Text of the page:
Effacing And Rebirth: Three Stages Of Childbirth

Stages of Childbirth
Childbirth has three stages it progresses through. The first stage, or the beginning of childbirth, begins with effacing and dilating. Dilating is the opening of the cervix. Effacement is the thinning of the cervix to prepare for birth. (1) This is what causes the most pain during childbirth. It is also the longest stage, lasting anywhere from an hour to over a day. To prepare for childbirth doctors may perform an episiotomy, which is a small incision to avoid vaginal tearing. This can sometimes prove to have more problems than solutions (LECTURE). These incisions will later be sewn back in stage three. Doctors, or midwives may also perform an enema to prepare for childbirth. This prevents involuntary bowl movements during
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It can last anywhere to a minute or hours. The birthing canal will expand to 10 centimeters when it is time to deliver, thus beginning the transition from stage one to stage two. The baby’s head starts to lower through the canal and it begins to “crown” when it emerges. Once the baby is delivered and breathing, they cut the umbilical cord. “The umbilical cord carries oxygen and nutrients from the placenta into your baby’s bloodstream”(2). The third stage of childbirth is the placental stage. It can last anywhere from a few minutes to a few hours. “It ends when you deliver the placenta and the empty bag of waters attached to the placenta (membranes)”(3). The placenta will detach from the uterus and drop to the bottom of the uterus and out through the vagina. There are different physicians that a mother can choose to have aid her in delivering her baby. The most popular is a surgeon in a hospital or birthing center. If she chooses a midwife, the mother has the option to stay at home and deliver there. Many women do this to have a more intimate delivery. The midwives may have limited access to sophisticated medical instruments and even anesthetics that might be needed during a high-risk delivery (LECTURE). They may still give birth in a hospital in the birthing centers if they have a midwife. The birthing center rooms resemble hotels more than they do a hospital to create a more comfortable area for the mother …show more content…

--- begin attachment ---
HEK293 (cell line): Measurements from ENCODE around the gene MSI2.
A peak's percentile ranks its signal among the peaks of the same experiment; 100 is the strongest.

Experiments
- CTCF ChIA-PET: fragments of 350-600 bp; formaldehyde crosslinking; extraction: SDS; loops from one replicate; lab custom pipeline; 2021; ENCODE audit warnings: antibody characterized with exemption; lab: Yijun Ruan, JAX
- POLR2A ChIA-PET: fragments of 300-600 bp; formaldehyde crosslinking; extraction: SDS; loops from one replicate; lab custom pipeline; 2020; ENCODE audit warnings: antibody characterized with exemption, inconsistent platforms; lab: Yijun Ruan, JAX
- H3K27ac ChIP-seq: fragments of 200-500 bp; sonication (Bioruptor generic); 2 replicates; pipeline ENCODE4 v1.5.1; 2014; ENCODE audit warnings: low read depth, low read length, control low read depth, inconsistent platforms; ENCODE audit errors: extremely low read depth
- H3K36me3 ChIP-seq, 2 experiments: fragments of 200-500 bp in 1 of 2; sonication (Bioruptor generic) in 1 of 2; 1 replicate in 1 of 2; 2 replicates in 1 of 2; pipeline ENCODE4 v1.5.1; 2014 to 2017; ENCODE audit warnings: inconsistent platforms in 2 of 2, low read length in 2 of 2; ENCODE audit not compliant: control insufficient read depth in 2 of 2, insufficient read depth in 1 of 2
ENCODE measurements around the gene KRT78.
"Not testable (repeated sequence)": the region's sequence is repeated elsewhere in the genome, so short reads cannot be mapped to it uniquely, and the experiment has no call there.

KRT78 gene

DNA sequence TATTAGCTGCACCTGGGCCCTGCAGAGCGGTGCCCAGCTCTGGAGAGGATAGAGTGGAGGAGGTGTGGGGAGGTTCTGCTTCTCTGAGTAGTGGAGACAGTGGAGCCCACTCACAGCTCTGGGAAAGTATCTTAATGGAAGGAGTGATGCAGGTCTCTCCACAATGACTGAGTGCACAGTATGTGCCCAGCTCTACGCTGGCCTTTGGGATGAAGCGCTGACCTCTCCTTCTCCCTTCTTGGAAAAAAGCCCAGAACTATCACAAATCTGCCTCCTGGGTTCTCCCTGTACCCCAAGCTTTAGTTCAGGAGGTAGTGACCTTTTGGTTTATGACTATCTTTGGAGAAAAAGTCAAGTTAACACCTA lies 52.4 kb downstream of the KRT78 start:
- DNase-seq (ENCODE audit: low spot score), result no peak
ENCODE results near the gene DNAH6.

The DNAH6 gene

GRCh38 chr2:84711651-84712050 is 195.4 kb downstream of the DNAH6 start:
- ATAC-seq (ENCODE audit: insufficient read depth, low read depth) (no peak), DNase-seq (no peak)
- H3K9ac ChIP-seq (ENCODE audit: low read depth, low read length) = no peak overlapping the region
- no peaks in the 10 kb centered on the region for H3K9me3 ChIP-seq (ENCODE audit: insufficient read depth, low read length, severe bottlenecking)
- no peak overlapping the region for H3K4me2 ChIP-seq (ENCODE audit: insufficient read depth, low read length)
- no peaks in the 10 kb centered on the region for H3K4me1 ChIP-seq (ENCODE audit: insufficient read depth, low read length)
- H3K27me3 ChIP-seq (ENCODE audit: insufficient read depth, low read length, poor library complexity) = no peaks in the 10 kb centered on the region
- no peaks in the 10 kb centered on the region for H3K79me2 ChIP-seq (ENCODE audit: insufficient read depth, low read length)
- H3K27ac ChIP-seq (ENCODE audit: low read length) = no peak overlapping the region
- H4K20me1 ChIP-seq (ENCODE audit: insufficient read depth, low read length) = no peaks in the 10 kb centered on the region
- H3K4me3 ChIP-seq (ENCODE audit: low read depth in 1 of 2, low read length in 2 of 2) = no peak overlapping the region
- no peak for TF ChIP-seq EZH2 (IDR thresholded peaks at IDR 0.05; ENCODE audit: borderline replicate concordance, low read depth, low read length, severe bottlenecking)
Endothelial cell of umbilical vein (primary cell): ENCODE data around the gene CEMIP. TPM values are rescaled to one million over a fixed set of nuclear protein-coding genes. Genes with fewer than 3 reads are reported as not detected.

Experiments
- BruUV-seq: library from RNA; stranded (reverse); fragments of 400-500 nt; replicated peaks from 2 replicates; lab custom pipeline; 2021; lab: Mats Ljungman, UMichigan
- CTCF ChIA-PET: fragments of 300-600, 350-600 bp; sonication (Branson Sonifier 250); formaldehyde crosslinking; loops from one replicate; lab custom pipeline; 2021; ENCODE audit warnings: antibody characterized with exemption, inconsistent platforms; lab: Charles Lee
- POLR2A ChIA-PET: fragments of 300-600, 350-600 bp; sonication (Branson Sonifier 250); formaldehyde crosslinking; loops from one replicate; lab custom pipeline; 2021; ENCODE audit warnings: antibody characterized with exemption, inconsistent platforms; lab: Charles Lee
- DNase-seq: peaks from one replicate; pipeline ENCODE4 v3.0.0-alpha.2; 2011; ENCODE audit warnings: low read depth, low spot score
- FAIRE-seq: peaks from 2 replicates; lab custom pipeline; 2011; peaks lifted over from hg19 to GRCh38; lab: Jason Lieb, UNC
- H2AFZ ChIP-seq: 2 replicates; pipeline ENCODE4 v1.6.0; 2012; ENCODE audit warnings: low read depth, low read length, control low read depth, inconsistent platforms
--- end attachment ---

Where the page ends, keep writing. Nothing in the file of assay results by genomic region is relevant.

Her perineum, which is the area between her vagina and rectum, gets sore from stretching, possibly tears or medically during labor. They experience afterbirth pains from their uterus shrinking back to normal size. Immediately after childbirth the uterus weighs almost 2 ½ pounds, but it will weigh only 2 ounces when the baby is 6 weeks old (5). Many women experience “post partum baby blues” after giving birth which includes mood swings, anxiety, sadness, irritability, feeling overwhelmed, crying, reduced concentration, appetite problems, trouble sleeping (6). These symptoms typically begin within the first two to three days after delivery. Other women will experience postpartum depression, which is a much more severe and long lasting depression. They generally develop within the first few weeks of giving birth, but they can begin to develop up to six months after

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